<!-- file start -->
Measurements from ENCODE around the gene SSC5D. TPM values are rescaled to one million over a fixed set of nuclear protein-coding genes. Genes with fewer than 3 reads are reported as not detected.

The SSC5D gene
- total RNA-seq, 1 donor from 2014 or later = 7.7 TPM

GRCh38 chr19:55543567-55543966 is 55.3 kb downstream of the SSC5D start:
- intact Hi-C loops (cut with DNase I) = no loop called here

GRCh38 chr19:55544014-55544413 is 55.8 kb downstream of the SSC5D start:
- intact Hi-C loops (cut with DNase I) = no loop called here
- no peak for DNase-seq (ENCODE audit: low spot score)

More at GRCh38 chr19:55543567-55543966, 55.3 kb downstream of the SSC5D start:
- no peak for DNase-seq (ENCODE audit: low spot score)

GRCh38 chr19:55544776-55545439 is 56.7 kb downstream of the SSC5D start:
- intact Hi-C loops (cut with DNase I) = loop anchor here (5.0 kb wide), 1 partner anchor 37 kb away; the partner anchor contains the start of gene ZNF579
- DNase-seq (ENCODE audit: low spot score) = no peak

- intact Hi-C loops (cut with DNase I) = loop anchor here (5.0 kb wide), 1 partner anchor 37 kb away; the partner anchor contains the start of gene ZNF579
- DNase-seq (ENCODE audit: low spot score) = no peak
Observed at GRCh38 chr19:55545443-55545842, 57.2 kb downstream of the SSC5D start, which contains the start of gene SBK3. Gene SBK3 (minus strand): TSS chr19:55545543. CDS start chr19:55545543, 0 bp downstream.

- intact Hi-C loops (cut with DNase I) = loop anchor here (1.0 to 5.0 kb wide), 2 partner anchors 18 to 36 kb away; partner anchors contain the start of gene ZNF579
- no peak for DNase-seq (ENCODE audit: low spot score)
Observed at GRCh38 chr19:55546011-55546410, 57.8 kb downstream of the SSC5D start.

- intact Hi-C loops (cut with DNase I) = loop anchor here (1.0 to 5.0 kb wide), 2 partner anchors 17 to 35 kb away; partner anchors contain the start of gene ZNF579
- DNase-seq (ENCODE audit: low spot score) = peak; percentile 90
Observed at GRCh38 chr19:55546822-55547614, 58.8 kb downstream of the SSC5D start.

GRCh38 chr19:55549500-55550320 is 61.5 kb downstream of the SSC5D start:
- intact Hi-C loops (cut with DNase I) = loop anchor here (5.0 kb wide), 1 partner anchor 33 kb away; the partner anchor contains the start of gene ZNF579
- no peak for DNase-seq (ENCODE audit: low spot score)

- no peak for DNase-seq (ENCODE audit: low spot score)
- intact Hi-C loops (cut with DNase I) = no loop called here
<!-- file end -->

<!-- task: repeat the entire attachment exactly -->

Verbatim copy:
Measurements from ENCODE around the gene SSC5D. TPM values are rescaled to one million over a fixed set of nuclear protein-coding genes. Genes with fewer than 3 reads are reported as not detected.

The SSC5D gene
- total RNA-seq, 1 donor from 2014 or later = 7.7 TPM

GRCh38 chr19:55543567-55543966 is 55.3 kb downstream of the SSC5D start:
- intact Hi-C loops (cut with DNase I) = no loop called here

GRCh38 chr19:55544014-55544413 is 55.8 kb downstream of the SSC5D start:
- intact Hi-C loops (cut with DNase I) = no loop called here
- no peak for DNase-seq (ENCODE audit: low spot score)

More at GRCh38 chr19:55543567-55543966, 55.3 kb downstream of the SSC5D start:
- no peak for DNase-seq (ENCODE audit: low spot score)

GRCh38 chr19:55544776-55545439 is 56.7 kb downstream of the SSC5D start:
- intact Hi-C loops (cut with DNase I) = loop anchor here (5.0 kb wide), 1 partner anchor 37 kb away; the partner anchor contains the start of gene ZNF579
- DNase-seq (ENCODE audit: low spot score) = no peak

- intact Hi-C loops (cut with DNase I) = loop anchor here (5.0 kb wide), 1 partner anchor 37 kb away; the partner anchor contains the start of gene ZNF579
- DNase-seq (ENCODE audit: low spot score) = no peak
Observed at GRCh38 chr19:55545443-55545842, 57.2 kb downstream of the SSC5D start, which contains the start of gene SBK3. Gene SBK3 (minus strand): TSS chr19:55545543. CDS start chr19:55545543, 0 bp downstream.

- intact Hi-C loops (cut with DNase I) = loop anchor here (1.0 to 5.0 kb wide), 2 partner anchors 18 to 36 kb away; partner anchors contain the start of gene ZNF579
- no peak for DNase-seq (ENCODE audit: low spot score)
Observed at GRCh38 chr19:55546011-55546410, 57.8 kb downstream of the SSC5D start.

- intact Hi-C loops (cut with DNase I) = loop anchor here (1.0 to 5.0 kb wide), 2 partner anchors 17 to 35 kb away; partner anchors contain the start of gene ZNF579
- DNase-seq (ENCODE audit: low spot score) = peak; percentile 90
Observed at GRCh38 chr19:55546822-55547614, 58.8 kb downstream of the SSC5D start.

GRCh38 chr19:55549500-55550320 is 61.5 kb downstream of the SSC5D start:
- intact Hi-C loops (cut with DNase I) = loop anchor here (5.0 kb wide), 1 partner anchor 33 kb away; the partner anchor contains the start of gene ZNF579
- no peak for DNase-seq (ENCODE audit: low spot score)

- no peak for DNase-seq (ENCODE audit: low spot score)
- intact Hi-C loops (cut with DNase I) = no loop called here